Way back on the 4th of July, I went out to appreciate the wildflowers:
Photographing fireworks isn’t considered serious photography. The main ingredient is luck. The rest is pretty simple: low ISO, bulb setting on the shutter, and tripod. In college, they told us it was one of those things we did in high school because we thought it was cool. Well, dumb or no, I still think it’s cool enough to attempt it once a year. After all, I’m going to the show anyway. Might as well try my hand at photographing it. Here’s the luck I had this year:
Next Time: Car Show
I just barely squished a trip to the fireworks into my 4th of July weekend. Since it was quite possible that my schedule for the next month or more would be tighter than usual, I decided to wait and post them as a regular post rather than a special 4th of July edition that weekend.
When it comes to photographing fireworks, just like many things in life, there is more than one school of thought. The way I originally learned involves very long shutter speeds where the light is entirely in trails. This allows me to have all the colors produced and include several bursts in one shot at the small town show I attend. The other method is to use a much shorter shutter speed and capture a lot of the sparkle we know fireworks for. This makes timing trickier. It also makes it more difficult to get multiple blasts in frame at smaller shows that are more likely to send one up at a time. Personally, I also tend to capture more smoke when I have shorter shots with a higher ISO. But sparkle is part of the fireworks, so this year, I experimented with getting a few of the blasts cut short a bit so I’d have some more.
Next Time: Change and Archive
Well, it’s happening. I’m going to be rather occupied with other matters for the next month. A necessary pain to accomplish a much desired end. I will probably post some archive material that I’ve shot in the past few years and never posted. Who knows, I may even go back to college stuff. Anyway, squirrels will most likely figure in the mix somewhere. Maybe I’ll post my college photo contest finalist shot too.
Happy Labor Day, otherwise known as the cultural end of Summer in the northern United States. Here are a few photos of Summer wildflowers I shot a few weeks ago. Before you know it, I’ll be posting fall scenery.
Next Time: Either portrait, otherworldly, or abstract. I haven’t made up my mind yet.
I’m working on a video project right now, so I’m sharing a few photos from my scouting trip to a nearby state park. This park is known for a major river and some large rock formation. Unfortunately, the trees and the way the steps on the trail were arranged made getting a good shot of the rock formations difficult. Light wasn’t the best either. We were warned to watch for snakes, but the only biting animals we found were mosquitos. Lot and lots of mosquitos. I had bug spray on, and I could still feel them crawling all over me when I ran my fingers through my hair. I could hardly stop moving long enough to take a photo before they became unbearable. Walking fast didn’t completely shake them by any means, but it helped a little. There were some nice sections of the park, but Dad and I decided we would wait until after a killing frost to return. Less vegetation, fall color, and fewer mosquitos would be better.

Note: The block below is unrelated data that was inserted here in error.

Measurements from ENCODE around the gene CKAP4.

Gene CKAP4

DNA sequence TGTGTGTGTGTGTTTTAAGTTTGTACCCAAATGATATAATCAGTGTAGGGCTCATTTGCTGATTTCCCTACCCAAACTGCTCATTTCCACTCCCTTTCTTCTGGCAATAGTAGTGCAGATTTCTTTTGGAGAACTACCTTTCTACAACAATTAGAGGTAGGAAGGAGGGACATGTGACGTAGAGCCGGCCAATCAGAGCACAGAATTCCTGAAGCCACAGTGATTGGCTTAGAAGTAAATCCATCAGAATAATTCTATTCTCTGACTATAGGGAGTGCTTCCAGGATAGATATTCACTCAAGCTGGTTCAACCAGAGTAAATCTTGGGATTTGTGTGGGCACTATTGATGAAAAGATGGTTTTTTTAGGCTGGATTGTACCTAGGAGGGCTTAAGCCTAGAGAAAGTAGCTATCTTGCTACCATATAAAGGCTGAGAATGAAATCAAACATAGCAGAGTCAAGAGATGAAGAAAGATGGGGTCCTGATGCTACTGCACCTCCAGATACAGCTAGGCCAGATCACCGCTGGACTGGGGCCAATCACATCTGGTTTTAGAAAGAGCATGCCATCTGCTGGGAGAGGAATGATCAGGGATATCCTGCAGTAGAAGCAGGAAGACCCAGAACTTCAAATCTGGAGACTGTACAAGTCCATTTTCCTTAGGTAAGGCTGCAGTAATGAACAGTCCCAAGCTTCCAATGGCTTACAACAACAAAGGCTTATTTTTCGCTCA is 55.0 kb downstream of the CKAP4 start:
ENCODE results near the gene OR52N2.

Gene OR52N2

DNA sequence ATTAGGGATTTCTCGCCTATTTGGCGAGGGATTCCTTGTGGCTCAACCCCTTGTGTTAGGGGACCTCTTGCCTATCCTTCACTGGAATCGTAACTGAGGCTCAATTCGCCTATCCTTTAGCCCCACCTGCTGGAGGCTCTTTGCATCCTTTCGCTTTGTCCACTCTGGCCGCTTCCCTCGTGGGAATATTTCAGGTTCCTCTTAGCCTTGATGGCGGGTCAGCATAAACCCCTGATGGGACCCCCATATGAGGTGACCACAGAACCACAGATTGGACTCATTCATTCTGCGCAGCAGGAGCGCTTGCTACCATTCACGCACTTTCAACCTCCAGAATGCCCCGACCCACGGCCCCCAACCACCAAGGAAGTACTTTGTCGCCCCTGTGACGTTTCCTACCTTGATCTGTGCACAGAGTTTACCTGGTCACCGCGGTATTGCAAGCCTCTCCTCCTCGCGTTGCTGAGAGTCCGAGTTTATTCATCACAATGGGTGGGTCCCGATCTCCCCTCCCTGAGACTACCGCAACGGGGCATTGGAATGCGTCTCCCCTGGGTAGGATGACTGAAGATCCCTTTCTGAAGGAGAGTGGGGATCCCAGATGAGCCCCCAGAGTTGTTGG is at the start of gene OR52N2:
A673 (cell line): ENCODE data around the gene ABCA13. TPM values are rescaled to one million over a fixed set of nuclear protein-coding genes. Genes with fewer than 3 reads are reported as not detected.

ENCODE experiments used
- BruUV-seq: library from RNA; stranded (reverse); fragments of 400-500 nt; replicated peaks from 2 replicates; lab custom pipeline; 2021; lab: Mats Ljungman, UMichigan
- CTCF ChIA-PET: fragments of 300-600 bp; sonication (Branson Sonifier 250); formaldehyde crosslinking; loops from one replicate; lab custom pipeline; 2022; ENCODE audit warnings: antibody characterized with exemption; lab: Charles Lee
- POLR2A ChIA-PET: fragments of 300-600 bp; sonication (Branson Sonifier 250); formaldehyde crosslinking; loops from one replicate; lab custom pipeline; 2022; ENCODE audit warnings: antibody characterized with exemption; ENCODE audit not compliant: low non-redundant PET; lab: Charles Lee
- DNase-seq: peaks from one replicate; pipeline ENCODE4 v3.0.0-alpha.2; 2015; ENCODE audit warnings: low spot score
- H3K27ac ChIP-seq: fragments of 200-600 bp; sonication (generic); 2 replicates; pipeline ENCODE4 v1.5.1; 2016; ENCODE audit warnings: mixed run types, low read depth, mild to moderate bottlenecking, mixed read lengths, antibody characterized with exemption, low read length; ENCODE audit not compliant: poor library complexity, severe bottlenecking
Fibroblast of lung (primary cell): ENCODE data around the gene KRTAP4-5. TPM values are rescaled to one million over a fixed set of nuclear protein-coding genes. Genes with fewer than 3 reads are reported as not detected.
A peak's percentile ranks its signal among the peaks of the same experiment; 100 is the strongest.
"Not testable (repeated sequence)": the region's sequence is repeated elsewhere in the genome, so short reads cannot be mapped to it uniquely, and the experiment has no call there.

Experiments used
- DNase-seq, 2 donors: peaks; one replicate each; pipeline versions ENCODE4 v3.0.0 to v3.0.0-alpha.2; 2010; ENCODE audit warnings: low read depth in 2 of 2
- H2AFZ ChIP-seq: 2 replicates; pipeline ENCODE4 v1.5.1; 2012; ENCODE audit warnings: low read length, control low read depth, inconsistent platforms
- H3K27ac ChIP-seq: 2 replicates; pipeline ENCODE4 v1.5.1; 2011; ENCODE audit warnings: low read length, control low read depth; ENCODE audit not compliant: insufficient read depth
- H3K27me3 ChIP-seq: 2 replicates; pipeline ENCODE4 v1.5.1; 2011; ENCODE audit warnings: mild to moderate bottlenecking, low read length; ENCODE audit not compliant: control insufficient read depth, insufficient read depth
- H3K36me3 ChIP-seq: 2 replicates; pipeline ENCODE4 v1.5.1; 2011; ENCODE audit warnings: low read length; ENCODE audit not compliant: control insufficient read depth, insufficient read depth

I went for a walk in the woods last week and found the bees swarming over the late summer blossoms. Although I’m just as afraid of bees as the next person, the prospect of getting a good shot becomes more important to me when I have a camera in my hands. Enjoy the last week or so of summer!
Next Time: Plants on White or Tools
I might uproot/cutoff some remaining plants and bring them indoors to shoot them on white under more controlled conditions. Either that or I’ll take a close look at hand tools.
Last week, I loaded up my gear and headed to one of the most acclaimed state parks within reasonable driving distance. Since it was such a nice day, my father and his gear also came along for the ride. We quickly decided this park was way too busy for us. Both of us are used to going out in parks where we only pass a few hikers here and there. Not so at this park. There was a constant stream of people from every ethnic group and age group you could imagine. The sights were amazing, but the morning sun wasn’t flattering anything. I took a few shots of the rock formations and we moved on.
In one canyon, there was a hanging vine illuminated by a ray of sunlight. I saw a photo I wanted, but it was dark and the vine was moving in a gentle breeze. The ISO on this shot was much higher than I’d normally use, but this is the closest I was able to get to the shot I wanted.
Unfortunately, our lack of familiarity with the park and a crowded parking lot resulted in us spending a lot of time trying to find the correct parking lot and our car so we could do something about water and food. We were pretty exhausted when we finally found the car, being that we’d hiked quite a distance on steep trails, dad had spent the last night working on the lawnmower, and I was carrying about 15 lbs. of gear. (Since he is a view camera guy, dad had left his equipment in the car until he found a shot with good lighting.)
After lunch, it was overcast. I decided that would make better lighting conditions for one of the waterfalls than what we’d seen in the morning. Dad still wasn’t sure it would work for him, but we agreed to head for the nearest waterfall and check it out. I took a few shots in the overcast lighting. Dad considered how the coming summer solstice would impact lighting and at what time of day he’d be likely to get the best shot. Yes, I think we’ll be coming to this park again, maybe after school is back in session and not so many families are out on vacation.
Next Time: Fruit in Bubbly
I’ve been thinking about trying the fruit in club soda thing lately, so I may as well actually do it.